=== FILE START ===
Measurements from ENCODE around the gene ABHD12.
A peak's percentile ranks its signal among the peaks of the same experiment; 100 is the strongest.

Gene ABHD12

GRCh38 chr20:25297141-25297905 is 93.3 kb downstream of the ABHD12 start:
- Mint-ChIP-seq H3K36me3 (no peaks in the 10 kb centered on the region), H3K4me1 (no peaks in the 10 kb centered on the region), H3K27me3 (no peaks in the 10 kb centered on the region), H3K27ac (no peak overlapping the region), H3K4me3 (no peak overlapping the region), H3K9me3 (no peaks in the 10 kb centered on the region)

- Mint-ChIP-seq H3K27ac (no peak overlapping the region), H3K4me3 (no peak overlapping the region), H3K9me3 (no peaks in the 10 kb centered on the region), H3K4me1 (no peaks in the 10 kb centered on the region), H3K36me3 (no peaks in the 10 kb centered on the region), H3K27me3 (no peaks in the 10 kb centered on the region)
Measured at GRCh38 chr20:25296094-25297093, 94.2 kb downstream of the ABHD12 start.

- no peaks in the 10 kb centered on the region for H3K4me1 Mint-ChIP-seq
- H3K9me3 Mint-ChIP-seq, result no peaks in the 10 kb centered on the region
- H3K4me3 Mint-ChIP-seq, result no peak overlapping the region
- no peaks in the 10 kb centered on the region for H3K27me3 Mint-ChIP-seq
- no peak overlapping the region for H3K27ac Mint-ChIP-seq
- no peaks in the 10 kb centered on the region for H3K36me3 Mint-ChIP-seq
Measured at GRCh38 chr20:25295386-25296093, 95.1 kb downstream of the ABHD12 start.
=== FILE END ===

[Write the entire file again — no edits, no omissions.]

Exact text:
Measurements from ENCODE around the gene ABHD12.
A peak's percentile ranks its signal among the peaks of the same experiment; 100 is the strongest.

Gene ABHD12

GRCh38 chr20:25297141-25297905 is 93.3 kb downstream of the ABHD12 start:
- Mint-ChIP-seq H3K36me3 (no peaks in the 10 kb centered on the region), H3K4me1 (no peaks in the 10 kb centered on the region), H3K27me3 (no peaks in the 10 kb centered on the region), H3K27ac (no peak overlapping the region), H3K4me3 (no peak overlapping the region), H3K9me3 (no peaks in the 10 kb centered on the region)

- Mint-ChIP-seq H3K27ac (no peak overlapping the region), H3K4me3 (no peak overlapping the region), H3K9me3 (no peaks in the 10 kb centered on the region), H3K4me1 (no peaks in the 10 kb centered on the region), H3K36me3 (no peaks in the 10 kb centered on the region), H3K27me3 (no peaks in the 10 kb centered on the region)
Measured at GRCh38 chr20:25296094-25297093, 94.2 kb downstream of the ABHD12 start.

- no peaks in the 10 kb centered on the region for H3K4me1 Mint-ChIP-seq
- H3K9me3 Mint-ChIP-seq, result no peaks in the 10 kb centered on the region
- H3K4me3 Mint-ChIP-seq, result no peak overlapping the region
- no peaks in the 10 kb centered on the region for H3K27me3 Mint-ChIP-seq
- no peak overlapping the region for H3K27ac Mint-ChIP-seq
- no peaks in the 10 kb centered on the region for H3K36me3 Mint-ChIP-seq
Measured at GRCh38 chr20:25295386-25296093, 95.1 kb downstream of the ABHD12 start.